The CPD is now under the command of Chief Joe Roberts, and since last year’s Back the Badge failure, both Sanders and previous sergeant Jake Hernandez left to be deputies with the Delta County Sheriff’s Office. In order to improve the wages of the department, the Town of Cedaredge board of trustees agreed to reduce the department by one position in order to raise the officers to the $20 an hour range.

Due to this earlier decision, Cedaredge Mayor Ray Hanson and Roberts both stated that, should Back the Badge pass this November, it is no longer the plan to give officers raises with those funds. Pay raises had been a controversial topic last year during the first attempt for Back the Badge, as some members of the community noted that raises wouldn’t create an improvement in the community overall.

The goal, however, as it came up in a town budget discussion on Sept. 15, is to replenish the position that was cut, in addition to adding a new one.

According to Roberts, as well as Sanders in previous discussions, the Cedaredge Police Department does not have 24 hours of on-duty coverage. Instead, the officers are on call in case of incidents, which is why they bring their vehicles home.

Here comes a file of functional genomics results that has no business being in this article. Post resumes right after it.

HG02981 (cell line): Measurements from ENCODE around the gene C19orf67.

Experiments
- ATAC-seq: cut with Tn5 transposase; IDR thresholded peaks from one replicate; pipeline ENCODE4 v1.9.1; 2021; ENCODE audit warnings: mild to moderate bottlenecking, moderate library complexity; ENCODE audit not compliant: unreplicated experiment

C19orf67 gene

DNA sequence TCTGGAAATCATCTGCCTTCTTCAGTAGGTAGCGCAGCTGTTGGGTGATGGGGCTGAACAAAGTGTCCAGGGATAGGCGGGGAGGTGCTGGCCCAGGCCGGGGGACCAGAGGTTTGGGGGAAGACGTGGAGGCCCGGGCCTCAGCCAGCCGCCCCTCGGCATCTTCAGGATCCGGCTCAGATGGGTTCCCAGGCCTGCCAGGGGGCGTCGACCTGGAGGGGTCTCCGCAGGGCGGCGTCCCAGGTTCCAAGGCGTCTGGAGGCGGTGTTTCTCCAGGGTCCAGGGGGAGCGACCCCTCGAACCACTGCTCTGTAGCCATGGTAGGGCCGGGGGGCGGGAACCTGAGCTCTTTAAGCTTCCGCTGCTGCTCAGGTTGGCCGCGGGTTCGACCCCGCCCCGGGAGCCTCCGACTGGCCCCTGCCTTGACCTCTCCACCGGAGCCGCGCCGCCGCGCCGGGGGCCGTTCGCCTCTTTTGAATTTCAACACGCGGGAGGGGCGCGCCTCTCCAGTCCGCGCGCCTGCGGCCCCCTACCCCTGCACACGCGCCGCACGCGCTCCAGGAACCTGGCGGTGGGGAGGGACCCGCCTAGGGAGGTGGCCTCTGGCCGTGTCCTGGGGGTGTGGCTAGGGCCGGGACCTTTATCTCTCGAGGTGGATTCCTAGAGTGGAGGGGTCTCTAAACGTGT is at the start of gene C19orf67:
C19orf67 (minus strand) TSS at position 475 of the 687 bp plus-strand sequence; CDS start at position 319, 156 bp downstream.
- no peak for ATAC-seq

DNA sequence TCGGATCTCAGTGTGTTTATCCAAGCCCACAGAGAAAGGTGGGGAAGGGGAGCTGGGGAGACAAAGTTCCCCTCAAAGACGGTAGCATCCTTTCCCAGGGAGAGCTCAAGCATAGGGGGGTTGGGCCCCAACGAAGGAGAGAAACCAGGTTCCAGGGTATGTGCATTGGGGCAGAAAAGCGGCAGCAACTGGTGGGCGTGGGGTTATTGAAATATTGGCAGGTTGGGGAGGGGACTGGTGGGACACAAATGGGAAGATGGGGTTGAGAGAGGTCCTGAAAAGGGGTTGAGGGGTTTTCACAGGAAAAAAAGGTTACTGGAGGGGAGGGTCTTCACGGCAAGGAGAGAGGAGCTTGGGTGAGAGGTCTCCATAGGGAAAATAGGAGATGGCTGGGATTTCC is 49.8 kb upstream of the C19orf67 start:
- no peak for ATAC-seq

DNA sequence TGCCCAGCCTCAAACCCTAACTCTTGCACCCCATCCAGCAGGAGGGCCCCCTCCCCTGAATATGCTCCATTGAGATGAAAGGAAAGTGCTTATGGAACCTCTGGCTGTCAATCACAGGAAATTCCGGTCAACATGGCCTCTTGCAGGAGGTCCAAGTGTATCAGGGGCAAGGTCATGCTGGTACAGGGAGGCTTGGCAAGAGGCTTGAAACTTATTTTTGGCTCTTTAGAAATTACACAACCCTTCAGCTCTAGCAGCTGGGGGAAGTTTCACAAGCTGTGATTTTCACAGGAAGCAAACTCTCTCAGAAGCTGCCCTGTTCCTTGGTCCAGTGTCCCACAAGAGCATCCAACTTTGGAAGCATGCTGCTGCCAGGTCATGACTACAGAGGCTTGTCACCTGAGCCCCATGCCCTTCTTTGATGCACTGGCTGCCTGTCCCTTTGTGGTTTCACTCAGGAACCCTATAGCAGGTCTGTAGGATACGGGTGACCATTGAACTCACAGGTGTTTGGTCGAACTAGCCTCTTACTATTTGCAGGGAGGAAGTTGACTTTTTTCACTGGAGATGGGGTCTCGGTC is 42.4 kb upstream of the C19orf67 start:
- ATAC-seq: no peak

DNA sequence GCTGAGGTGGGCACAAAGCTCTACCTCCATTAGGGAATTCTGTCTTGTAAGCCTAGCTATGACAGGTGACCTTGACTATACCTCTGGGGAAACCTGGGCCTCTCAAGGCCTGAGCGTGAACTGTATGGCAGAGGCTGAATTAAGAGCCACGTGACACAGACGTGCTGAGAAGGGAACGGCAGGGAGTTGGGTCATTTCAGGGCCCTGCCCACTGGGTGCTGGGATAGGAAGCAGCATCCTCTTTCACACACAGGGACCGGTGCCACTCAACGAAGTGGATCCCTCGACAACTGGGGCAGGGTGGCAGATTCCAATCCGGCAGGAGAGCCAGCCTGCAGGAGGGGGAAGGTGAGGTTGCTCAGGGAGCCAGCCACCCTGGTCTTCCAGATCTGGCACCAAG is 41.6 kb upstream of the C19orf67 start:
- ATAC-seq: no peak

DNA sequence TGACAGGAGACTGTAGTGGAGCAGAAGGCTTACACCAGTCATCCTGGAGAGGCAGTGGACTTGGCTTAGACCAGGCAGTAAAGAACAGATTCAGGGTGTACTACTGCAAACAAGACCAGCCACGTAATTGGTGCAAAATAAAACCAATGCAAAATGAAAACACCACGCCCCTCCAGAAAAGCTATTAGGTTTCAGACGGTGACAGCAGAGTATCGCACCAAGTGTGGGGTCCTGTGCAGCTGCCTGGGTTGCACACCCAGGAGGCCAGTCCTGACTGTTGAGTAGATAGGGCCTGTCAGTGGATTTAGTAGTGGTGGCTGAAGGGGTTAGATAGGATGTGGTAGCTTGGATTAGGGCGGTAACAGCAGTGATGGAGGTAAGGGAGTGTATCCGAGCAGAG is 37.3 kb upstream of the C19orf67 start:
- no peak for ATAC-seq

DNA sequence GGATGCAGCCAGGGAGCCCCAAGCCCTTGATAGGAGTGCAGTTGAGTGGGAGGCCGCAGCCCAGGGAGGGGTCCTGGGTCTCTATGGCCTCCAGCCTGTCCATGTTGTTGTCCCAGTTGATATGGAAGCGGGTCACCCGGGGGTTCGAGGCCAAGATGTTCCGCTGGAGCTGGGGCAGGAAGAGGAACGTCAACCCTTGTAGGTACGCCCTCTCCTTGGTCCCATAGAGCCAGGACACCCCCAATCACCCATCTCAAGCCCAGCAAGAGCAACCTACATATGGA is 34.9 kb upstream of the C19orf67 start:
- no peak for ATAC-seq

In straightforward terms, the Cedaredge Police Department is requesting to use its share of the funds generated from Back the Badge, should it pass, in order to bring the full-staff number of officers, including the chief, from five to seven, which would aid them in covering night shifts, weekends, holidays and vacations.

A priority of the CPD in the coming year is updated radar technology. During the budget discussion, Hanson had commented on 20-year-old radar, causing Roberts to reply, “I wish ours were only 20 years old.”

Hanson, who has been a supporter of Back the Badge since it first came up before last November’s election, reiterated to the board that incidents don’t just tie officers up while they’re happening, as there’s always follow up.

“Every time we make an arrest, we basically lose that officer for anywhere from a day to a day and a half, up to three days, so consequently, the chief has to reschedule everybody because of court and paperwork,” Hanson said. “And if you don’t have the Ts crossed and Is dotted, we lose the case.”

The CPD recently lost an officer, who left for another job. This has left the department to consist of Roberts and three officers. Roberts himself has taken up slack on patrol, which has caused the hours for the police department to be temporarily reduced to 8 a.m.-1 p.m. Monday-Thursday.

If Back the Badge should pass, the Cedaredge Police Department is set to receive 7% of the money, which would amount to approximately $192,239.